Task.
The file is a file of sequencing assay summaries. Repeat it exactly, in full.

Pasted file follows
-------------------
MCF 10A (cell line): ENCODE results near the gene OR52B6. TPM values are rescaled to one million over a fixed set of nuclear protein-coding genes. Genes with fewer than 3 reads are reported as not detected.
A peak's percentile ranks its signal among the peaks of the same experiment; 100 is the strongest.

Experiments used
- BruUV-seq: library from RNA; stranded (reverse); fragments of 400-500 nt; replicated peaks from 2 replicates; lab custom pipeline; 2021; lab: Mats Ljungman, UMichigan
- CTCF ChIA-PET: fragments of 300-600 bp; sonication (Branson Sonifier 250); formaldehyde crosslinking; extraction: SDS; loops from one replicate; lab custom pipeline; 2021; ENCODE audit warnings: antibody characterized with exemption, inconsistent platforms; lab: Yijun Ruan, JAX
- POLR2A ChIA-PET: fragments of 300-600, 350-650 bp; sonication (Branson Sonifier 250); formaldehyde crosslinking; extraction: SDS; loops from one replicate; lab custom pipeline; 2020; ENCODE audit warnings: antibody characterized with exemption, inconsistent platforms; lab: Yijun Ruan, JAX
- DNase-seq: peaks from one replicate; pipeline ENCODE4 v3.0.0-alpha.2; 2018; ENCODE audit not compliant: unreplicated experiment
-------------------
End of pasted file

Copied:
MCF 10A (cell line): ENCODE results near the gene OR52B6. TPM values are rescaled to one million over a fixed set of nuclear protein-coding genes. Genes with fewer than 3 reads are reported as not detected.
A peak's percentile ranks its signal among the peaks of the same experiment; 100 is the strongest.

Experiments used
- BruUV-seq: library from RNA; stranded (reverse); fragments of 400-500 nt; replicated peaks from 2 replicates; lab custom pipeline; 2021; lab: Mats Ljungman, UMichigan
- CTCF ChIA-PET: fragments of 300-600 bp; sonication (Branson Sonifier 250); formaldehyde crosslinking; extraction: SDS; loops from one replicate; lab custom pipeline; 2021; ENCODE audit warnings: antibody characterized with exemption, inconsistent platforms; lab: Yijun Ruan, JAX
- POLR2A ChIA-PET: fragments of 300-600, 350-650 bp; sonication (Branson Sonifier 250); formaldehyde crosslinking; extraction: SDS; loops from one replicate; lab custom pipeline; 2020; ENCODE audit warnings: antibody characterized with exemption, inconsistent platforms; lab: Yijun Ruan, JAX
- DNase-seq: peaks from one replicate; pipeline ENCODE4 v3.0.0-alpha.2; 2018; ENCODE audit not compliant: unreplicated experiment